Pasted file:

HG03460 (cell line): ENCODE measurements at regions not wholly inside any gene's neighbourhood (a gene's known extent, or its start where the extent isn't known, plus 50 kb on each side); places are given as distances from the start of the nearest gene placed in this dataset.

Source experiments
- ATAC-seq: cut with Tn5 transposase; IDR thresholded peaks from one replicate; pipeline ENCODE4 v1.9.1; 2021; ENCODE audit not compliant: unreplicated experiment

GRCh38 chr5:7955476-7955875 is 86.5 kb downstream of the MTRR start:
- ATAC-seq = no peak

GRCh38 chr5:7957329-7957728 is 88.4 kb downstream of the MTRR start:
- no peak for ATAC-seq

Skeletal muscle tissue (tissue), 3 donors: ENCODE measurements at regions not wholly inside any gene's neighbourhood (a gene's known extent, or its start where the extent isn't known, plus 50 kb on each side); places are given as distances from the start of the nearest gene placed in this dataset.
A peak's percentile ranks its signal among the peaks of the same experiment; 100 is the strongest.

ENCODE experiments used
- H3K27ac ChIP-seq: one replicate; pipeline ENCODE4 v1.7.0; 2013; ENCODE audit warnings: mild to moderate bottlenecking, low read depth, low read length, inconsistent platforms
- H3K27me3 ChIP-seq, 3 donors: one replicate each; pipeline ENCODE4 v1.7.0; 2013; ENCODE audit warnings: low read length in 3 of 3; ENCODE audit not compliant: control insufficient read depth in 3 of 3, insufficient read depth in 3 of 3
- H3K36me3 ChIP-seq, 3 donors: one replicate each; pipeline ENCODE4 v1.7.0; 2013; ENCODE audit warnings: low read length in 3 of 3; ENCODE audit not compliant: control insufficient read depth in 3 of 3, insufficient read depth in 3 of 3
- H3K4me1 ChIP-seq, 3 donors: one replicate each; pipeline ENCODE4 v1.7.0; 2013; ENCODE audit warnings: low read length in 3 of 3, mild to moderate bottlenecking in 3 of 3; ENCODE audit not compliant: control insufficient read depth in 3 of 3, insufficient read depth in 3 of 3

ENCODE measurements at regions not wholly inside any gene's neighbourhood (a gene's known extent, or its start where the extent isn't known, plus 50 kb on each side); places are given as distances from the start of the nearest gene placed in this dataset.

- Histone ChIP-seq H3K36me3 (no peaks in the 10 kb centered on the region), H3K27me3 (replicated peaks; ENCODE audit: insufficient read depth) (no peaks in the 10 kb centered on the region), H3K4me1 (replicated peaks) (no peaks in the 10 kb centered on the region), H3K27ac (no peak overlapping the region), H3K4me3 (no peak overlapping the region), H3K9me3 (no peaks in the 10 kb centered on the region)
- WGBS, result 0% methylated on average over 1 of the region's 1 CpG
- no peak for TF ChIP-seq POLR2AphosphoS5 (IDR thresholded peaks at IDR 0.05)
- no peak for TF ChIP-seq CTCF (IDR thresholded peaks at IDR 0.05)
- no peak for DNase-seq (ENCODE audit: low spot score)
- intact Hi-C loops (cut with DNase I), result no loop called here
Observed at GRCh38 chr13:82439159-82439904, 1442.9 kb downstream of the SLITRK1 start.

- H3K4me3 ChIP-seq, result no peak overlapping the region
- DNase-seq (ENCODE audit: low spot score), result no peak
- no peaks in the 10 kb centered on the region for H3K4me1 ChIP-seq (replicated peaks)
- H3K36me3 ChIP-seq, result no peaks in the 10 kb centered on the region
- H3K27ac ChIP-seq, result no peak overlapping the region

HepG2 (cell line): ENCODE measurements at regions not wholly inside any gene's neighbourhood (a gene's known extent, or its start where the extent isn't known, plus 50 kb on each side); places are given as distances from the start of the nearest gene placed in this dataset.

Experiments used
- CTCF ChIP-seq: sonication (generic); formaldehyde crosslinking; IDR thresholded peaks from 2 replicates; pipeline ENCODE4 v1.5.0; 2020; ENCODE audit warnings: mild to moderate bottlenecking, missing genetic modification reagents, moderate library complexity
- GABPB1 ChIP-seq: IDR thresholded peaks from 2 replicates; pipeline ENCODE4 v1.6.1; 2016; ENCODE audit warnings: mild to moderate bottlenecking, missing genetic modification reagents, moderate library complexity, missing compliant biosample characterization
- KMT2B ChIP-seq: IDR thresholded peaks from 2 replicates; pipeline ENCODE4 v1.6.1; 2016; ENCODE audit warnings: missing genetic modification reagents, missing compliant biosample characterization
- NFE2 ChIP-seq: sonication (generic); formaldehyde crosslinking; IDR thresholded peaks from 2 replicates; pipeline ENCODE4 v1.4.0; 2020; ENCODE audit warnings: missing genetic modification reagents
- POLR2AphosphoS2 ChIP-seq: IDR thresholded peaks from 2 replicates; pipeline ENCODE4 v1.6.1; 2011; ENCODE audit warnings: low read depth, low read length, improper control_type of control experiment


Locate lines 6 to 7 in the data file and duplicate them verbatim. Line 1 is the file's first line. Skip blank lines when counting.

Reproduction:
GRCh38 chr5:7957329-7957728 is 88.4 kb downstream of the MTRR start:
- no peak for ATAC-seq